A baby boomer guy who is interested in getting healthy needs to consider the importance of both exercise and nutrition. Nutrients are important, according to a nationally recognized expert in nutrition, weight control and wellness, Dr. Madelyn Fernstrom. Men may not be focusing on these two components of good health. It’s just one more example that men need to get more in tune with their bodies. For many baby boomer men, that’s not easy.

Fernstrom, in an interview with Men and Health: It’s a Guy Thing, says men, often, don’t have this  “wake-up call” to improve their lifestyle until they’ve experienced a health issue, such as high blood pressure, knee pain or chest pain. Fernstrom says a big “wake-up” call is when men reach age 50. According to Fernstrom, this is when men need to explore their family history, to see if there is a tendency in the family for heart and cholesterol issues, diabetes and cancer.

Fernstrom, who is the Diet and Nutrition Editor for NBC’s TODAY show, suggests baby steps to improve your health.  “It’s time to stick your toe in the water and say, ‘Alright, let me make some small changes,’” says Fernstrom. Men need to find out what they’re willing and able to do. A good first step is to visit your primary care physician and get a full physical. Fernstrom stresses the silent nature of some conditions, such as high blood pressure. You should also make a list of health concerns or symptoms.  Fernstrom suggests men make behavioral changes to stay on track. A good place to start is to find out what to eat and how to increase your activity.

Easy ways to add activity to your routine include walking up stairs, walking up escalators and parking your car further from the mall. You can add exercises, depending on your preference.  Fernstrom says the buddy system is a great way to get active; it’s a chance to join other people. If, on the other hand, “you’re a loner, and you like to walk and just be by yourself, or take a run, that’s good, too.”

Exercise is not the only route to a healthier body. Consider what you’re eating. When it comes to food intake, you need, once again, to examine your medical history and pay attention to your doctor’s advice.  “If you have a tendency towards high blood pressure, you’re going to have to watch your salt a lot more…if you have lipid problems, you’re going to have to watch your cholesterol and animal fat intake.”

For men and women, Fernstrom suggests an increase in fruit and vegetable consumption. “You don’t have to eat everything, just pick a few things you like that involve a lot of  color…fruits and vegetables are nature’s perfect foods, they’re high in water and high in fiber,” adds Fernstrom.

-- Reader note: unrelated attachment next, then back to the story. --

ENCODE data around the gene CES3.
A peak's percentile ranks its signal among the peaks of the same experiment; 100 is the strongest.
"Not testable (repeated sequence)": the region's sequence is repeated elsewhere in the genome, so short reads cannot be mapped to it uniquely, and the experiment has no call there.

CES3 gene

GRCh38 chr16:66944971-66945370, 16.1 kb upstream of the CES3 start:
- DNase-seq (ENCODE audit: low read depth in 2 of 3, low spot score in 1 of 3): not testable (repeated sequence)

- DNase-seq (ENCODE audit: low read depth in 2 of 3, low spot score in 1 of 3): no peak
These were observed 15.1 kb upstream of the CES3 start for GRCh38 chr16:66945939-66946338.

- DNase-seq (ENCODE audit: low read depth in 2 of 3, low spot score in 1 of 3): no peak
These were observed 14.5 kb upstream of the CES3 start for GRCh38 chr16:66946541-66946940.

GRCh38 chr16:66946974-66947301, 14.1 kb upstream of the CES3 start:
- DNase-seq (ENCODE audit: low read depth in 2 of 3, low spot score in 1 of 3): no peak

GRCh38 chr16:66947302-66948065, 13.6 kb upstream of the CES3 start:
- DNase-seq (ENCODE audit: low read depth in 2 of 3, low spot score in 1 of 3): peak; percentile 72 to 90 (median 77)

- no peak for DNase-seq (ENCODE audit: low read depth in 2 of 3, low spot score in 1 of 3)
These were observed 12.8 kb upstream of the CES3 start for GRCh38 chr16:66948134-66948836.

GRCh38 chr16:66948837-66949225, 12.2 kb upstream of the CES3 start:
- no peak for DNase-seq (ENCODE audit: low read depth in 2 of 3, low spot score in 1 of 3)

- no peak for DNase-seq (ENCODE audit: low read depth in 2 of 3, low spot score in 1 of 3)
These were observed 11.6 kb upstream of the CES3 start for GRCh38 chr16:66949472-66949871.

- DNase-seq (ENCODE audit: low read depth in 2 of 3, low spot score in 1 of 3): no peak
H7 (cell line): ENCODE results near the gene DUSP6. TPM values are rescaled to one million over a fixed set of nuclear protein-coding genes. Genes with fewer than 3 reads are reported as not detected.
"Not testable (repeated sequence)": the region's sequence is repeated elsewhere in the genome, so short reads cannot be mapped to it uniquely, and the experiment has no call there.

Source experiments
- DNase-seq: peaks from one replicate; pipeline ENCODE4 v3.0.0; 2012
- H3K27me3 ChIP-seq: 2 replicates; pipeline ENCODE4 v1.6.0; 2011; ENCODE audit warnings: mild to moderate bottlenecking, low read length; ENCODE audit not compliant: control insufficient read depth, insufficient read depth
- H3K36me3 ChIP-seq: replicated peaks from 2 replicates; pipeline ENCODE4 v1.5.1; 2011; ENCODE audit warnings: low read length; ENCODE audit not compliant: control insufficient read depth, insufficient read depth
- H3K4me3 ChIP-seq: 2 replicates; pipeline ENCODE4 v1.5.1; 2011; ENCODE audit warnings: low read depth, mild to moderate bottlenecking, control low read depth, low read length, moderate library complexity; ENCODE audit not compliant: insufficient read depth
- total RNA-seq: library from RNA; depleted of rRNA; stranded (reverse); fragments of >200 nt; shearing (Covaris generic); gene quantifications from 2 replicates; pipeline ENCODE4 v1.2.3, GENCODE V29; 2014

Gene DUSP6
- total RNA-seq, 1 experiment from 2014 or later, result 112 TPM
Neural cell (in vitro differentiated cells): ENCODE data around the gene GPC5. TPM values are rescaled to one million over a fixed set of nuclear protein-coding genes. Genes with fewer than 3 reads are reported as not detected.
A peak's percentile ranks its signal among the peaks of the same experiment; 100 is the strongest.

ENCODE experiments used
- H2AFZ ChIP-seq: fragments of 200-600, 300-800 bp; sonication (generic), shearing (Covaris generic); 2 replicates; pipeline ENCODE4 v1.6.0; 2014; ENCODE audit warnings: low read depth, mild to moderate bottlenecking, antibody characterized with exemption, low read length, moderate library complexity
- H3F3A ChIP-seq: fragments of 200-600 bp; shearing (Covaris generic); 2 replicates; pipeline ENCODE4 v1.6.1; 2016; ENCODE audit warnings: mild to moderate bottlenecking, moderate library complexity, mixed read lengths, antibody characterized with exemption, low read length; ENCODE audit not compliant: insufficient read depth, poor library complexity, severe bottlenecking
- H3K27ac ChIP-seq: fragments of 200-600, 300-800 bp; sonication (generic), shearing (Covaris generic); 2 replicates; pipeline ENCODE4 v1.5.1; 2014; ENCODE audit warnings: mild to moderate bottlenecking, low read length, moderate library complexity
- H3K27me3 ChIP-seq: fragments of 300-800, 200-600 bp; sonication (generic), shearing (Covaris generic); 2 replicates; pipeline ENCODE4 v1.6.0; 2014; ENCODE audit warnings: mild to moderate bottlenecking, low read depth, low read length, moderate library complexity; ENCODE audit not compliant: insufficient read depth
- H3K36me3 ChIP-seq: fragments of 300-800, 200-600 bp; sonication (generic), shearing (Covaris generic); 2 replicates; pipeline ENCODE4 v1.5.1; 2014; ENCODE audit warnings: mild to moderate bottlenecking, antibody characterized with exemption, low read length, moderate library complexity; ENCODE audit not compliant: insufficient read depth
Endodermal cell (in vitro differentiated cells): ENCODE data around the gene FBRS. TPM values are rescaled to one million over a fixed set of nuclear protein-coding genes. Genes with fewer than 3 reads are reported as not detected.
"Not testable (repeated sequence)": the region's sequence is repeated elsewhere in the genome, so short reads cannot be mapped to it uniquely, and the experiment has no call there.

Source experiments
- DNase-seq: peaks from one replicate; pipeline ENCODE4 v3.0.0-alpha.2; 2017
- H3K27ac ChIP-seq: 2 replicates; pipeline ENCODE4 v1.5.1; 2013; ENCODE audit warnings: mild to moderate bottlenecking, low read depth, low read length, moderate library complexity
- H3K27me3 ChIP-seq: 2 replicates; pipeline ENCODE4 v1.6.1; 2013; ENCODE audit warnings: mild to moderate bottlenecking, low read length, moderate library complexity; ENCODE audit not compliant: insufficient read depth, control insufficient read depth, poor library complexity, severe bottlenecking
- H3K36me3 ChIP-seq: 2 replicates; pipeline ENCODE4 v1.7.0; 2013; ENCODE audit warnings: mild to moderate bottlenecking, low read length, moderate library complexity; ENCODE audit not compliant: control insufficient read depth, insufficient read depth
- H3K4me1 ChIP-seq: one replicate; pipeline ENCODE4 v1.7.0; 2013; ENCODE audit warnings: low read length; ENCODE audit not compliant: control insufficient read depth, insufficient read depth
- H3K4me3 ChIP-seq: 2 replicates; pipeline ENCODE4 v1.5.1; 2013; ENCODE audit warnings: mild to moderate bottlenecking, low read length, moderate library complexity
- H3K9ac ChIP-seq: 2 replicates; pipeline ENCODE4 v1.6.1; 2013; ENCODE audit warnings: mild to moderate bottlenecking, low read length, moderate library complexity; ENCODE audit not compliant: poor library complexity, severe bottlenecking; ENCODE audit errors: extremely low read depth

Aside from fruits and veggies, you’ll want to focus on skinless chicken, fish and lean cuts of meat, like flank steak or ultra-lean beef. In general, you need to look for lean protein sources.  Whole grains are important. “That’s hard to get used to. Many men think whole wheat is really chewy…it doesn’t taste good,” says Fernstrom. She says you can ease into a whole grain routine by eating brown rice, or using a combination of white and whole wheat pasta. What’s so great about fiber? Fernstrom says fiber helps digestive health.

When it comes to fats, there are heart-healthy alternatives. Fernstrom says, “these are mostly going to be any vegetable source – olive oil, walnut oil, corn oil, soybean oil.” Stay away from hard, solid fats, such as butter, lard and solid-stick margarines. Men will often confuse heart-healthy with low-calorie, says Fernstrom. Men may decide to fry chicken in olive oil instead of lard. While that’s OK, there are still the same calories.

Fernstrom notes that men start to develop “weight creep” in their 30s, due to less activity. Men, according to Fernstrom,  may consider adding olive oil and nuts to a salad, but they don’t pay attention to portions. She calls this, “Portion Distortion.” When it comes to weight loss, Fernstrom says it’s calories in and calories out, adding that it’s a good one-two punch to be physically active. As you age, you lose muscle mass.

Fernstrom says you might want to consider vitamins. “Even with a healthy diet, it’s really hard to get all of your requirements, especially for things like Vitamin D. She calls vitamins “good insurance.” It’s always a good idea to talk with your doctor about which vitamins you should be taking.

If you’re inactive and spending far too many hours in front of the computer screen, Fernstrom suggest you take small steps to become active, such as walking 30 minutes a day. It’s also a good idea to manage your stress better and see your doctor for a check up. Fernstrom calls this a “sound, but dull message.”

Visit Madelyn Fernstrom at www.drmadelynfernstrom.com